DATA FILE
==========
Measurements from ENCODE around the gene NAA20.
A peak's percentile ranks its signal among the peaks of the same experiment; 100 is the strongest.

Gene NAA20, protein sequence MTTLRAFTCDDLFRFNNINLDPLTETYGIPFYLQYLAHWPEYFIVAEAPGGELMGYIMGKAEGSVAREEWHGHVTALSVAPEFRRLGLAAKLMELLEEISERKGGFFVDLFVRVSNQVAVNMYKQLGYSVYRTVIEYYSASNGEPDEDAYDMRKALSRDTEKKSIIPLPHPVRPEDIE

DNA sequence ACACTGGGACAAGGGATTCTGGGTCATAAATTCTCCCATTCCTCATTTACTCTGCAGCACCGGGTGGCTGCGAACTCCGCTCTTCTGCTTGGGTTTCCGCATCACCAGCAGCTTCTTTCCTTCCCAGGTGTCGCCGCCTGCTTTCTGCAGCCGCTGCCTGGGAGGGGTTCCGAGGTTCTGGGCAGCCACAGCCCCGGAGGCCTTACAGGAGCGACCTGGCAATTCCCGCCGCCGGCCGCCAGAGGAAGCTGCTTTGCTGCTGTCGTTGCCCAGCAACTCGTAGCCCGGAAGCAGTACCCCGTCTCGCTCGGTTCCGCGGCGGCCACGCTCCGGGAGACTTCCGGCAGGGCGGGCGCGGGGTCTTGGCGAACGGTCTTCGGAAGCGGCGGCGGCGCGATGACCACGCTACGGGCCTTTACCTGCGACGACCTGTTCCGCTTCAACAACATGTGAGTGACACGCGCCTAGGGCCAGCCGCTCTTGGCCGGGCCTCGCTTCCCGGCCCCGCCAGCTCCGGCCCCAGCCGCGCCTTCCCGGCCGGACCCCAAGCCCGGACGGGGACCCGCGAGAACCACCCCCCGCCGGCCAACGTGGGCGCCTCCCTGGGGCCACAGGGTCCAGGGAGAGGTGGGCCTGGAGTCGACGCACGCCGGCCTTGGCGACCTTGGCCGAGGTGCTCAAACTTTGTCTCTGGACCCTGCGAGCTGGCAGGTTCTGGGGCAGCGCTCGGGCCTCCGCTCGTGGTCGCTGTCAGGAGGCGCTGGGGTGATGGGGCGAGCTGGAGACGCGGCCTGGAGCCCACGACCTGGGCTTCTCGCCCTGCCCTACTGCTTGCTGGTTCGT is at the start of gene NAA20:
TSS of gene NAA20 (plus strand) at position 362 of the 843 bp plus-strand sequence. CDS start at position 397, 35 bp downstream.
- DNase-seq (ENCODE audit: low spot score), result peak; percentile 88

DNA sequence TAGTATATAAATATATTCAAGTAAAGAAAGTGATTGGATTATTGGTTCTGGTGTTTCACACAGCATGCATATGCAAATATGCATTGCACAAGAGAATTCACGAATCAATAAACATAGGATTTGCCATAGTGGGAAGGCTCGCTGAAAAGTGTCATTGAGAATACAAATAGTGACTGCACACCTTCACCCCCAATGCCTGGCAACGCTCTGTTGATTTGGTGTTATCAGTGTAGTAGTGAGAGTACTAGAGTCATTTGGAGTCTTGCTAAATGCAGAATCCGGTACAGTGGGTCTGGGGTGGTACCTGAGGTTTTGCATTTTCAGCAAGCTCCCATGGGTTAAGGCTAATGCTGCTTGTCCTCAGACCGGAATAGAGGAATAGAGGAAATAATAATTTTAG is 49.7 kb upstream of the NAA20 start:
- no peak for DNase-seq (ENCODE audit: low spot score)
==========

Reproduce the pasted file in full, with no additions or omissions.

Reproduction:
Measurements from ENCODE around the gene NAA20.
A peak's percentile ranks its signal among the peaks of the same experiment; 100 is the strongest.

Gene NAA20, protein sequence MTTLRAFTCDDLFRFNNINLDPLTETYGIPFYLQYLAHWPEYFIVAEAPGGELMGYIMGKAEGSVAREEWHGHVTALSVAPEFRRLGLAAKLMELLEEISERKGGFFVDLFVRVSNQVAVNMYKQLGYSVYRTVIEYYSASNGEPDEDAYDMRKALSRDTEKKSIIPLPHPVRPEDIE

DNA sequence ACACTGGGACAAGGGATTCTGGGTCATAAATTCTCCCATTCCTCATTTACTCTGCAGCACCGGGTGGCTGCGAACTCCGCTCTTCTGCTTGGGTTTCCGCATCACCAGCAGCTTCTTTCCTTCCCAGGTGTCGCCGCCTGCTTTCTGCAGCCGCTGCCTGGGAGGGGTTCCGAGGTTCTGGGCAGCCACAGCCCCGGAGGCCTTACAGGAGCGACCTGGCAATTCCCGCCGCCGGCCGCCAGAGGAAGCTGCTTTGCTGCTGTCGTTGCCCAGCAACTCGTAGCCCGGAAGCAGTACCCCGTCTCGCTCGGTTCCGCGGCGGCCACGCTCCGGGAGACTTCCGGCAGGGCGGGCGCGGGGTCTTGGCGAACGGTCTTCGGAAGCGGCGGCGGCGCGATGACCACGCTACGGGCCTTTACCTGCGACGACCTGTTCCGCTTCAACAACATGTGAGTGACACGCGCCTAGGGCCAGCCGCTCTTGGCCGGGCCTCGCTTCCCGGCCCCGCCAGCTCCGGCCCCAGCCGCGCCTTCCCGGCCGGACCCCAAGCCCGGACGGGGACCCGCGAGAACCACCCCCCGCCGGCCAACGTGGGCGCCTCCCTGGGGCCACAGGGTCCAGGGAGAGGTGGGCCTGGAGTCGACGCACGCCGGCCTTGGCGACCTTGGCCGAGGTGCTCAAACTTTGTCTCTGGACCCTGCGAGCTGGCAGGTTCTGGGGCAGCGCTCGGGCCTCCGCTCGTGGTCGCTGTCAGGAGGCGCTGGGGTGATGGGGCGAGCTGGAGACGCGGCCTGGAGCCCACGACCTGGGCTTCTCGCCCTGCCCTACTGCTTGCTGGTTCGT is at the start of gene NAA20:
TSS of gene NAA20 (plus strand) at position 362 of the 843 bp plus-strand sequence. CDS start at position 397, 35 bp downstream.
- DNase-seq (ENCODE audit: low spot score), result peak; percentile 88

DNA sequence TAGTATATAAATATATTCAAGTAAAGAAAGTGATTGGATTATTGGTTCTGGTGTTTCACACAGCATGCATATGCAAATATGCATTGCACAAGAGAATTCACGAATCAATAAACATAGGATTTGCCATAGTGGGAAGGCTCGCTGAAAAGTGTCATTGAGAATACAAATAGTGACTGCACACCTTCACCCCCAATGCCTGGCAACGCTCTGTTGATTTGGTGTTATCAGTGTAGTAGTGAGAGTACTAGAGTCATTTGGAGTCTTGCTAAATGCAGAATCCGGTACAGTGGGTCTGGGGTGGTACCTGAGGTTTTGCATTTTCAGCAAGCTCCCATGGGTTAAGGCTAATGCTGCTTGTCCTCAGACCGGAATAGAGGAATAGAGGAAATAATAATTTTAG is 49.7 kb upstream of the NAA20 start:
- no peak for DNase-seq (ENCODE audit: low spot score)